The Robotiker-Tecnalia Technology Centre is an all-round supplier of contracted R+D+I, which has a complete range of services and products ranging from foresight and technology surveillance to new technology based business launching. Of this wide range of methods for collaborating with companies, development of R&D projects and technology consultancy services stand out. Robotiker-Tecnalia operates in its reference markets through five business units: ENERGY, TELECOM, AUTOMOTIVE, INFOTECH and INNOVA. This helps the technology centre to specialise by orienting research towards the needs of companies in these key sectors. Its mainly objective is to actively contribute to sustainable development in Society through Research and Technological Transfer. Over the years Robotiker-Tecnalia has taken part in more than 85 European projects, 24 of which remain ongoing. http://www.robotiker.com/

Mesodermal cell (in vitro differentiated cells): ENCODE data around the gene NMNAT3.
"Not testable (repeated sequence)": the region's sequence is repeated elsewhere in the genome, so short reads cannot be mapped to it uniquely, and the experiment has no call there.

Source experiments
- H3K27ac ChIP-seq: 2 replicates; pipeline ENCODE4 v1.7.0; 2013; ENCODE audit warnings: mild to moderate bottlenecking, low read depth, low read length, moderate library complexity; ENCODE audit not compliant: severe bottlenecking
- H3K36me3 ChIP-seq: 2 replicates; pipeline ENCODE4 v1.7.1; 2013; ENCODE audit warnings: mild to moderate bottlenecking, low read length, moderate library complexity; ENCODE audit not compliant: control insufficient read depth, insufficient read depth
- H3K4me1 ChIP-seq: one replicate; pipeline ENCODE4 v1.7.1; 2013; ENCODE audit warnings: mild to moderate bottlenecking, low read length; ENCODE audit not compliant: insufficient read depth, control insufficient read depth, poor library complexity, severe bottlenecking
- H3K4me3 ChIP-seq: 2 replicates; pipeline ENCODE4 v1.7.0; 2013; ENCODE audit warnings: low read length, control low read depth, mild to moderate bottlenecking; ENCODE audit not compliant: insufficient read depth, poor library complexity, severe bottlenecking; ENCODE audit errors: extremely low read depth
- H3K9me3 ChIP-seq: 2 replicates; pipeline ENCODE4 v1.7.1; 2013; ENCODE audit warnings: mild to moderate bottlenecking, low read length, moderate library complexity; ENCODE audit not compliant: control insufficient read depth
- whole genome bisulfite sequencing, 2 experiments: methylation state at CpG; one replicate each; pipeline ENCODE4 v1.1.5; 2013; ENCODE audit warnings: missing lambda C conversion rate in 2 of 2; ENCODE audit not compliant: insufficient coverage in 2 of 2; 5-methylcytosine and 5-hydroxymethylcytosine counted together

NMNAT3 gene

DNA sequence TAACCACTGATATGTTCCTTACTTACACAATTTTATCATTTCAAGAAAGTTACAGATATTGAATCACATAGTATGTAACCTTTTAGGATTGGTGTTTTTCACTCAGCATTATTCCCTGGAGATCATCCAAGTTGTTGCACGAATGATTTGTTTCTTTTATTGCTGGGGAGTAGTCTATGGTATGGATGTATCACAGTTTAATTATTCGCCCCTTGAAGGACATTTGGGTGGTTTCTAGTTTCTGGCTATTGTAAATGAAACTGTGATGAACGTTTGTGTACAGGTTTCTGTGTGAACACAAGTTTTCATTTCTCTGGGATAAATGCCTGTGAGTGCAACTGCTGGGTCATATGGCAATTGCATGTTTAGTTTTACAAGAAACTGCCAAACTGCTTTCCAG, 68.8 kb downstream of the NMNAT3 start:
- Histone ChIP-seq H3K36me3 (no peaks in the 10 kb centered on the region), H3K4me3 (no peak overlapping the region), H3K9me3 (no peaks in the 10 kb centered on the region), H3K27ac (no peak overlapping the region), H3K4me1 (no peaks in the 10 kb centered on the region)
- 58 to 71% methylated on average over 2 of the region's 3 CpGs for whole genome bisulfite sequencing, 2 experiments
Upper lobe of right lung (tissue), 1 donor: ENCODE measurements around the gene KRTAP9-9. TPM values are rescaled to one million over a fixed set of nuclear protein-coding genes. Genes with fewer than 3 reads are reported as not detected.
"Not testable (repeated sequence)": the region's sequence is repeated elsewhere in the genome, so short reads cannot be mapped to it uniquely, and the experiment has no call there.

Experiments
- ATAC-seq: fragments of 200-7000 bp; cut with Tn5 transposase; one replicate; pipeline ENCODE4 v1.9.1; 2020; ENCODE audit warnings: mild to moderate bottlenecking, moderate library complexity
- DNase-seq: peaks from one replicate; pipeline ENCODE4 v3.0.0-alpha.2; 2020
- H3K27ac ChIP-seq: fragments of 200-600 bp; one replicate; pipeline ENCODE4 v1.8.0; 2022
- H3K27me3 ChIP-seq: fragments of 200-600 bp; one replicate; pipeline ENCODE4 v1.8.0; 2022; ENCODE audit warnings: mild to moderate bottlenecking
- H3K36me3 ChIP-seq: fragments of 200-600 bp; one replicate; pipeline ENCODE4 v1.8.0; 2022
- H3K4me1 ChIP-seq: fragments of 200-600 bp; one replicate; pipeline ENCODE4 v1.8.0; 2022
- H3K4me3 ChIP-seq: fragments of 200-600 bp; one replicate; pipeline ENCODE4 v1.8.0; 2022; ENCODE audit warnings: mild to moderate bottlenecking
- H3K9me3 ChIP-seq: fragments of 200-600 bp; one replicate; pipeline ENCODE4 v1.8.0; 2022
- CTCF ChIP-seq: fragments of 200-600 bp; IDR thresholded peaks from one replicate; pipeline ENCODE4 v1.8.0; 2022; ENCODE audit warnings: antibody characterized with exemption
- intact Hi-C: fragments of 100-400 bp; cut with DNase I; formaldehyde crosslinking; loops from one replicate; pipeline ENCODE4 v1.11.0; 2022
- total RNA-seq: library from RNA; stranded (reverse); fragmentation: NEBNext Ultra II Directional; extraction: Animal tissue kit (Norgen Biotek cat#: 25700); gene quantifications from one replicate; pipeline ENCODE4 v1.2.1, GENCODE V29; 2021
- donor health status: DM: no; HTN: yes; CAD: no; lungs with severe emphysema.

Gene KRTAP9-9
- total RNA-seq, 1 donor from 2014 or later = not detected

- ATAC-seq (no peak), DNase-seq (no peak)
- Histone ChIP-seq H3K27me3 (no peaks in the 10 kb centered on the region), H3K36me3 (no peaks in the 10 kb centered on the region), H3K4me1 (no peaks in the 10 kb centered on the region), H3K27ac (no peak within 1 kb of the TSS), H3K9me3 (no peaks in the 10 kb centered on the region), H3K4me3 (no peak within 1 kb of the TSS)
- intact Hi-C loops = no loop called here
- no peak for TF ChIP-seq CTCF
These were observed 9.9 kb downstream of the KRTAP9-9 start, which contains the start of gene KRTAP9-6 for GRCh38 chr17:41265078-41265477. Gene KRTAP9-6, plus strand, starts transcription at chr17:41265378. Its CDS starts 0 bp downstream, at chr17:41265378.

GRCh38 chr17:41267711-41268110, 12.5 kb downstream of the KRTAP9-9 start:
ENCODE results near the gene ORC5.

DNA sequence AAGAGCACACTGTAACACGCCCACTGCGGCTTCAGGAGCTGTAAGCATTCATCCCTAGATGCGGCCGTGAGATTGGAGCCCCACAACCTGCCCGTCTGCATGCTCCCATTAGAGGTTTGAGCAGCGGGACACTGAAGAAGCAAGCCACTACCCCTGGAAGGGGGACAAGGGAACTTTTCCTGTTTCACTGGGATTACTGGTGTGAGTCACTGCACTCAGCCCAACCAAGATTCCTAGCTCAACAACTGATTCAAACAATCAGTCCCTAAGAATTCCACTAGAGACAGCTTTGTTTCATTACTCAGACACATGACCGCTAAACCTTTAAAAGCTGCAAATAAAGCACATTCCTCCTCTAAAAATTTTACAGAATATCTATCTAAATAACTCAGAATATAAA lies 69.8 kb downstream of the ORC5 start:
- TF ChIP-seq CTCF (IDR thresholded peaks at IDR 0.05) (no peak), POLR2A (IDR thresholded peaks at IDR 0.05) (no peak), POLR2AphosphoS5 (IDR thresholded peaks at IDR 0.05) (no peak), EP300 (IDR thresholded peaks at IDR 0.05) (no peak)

Volvo Technology Corporation is a Business Unit of the Volvo Group, which is one of the world's leading manufacturers of commercial transport solutions providing products such as trucks, buses, construction equipment, drive systems for marine and industrial applications as well as aircraft engine components. Founded in 1927, Volvo today has about 100,000 employees, production in 19 countries and operates on more than 180 markets.
Volvo Technology Corporation is an innovation company that on contract basis invents researches, develops and integrates new product and business concepts and technology for hard as well as soft products within the transport and vehicle industry. Volvo Technologies primary customers are the Volvo Group Business Areas & Units. In addition, Volvo Technology participates in national and international projects in certain strategic areas, organised in common research programmes. For more information see http://www.tech.volvo.com/.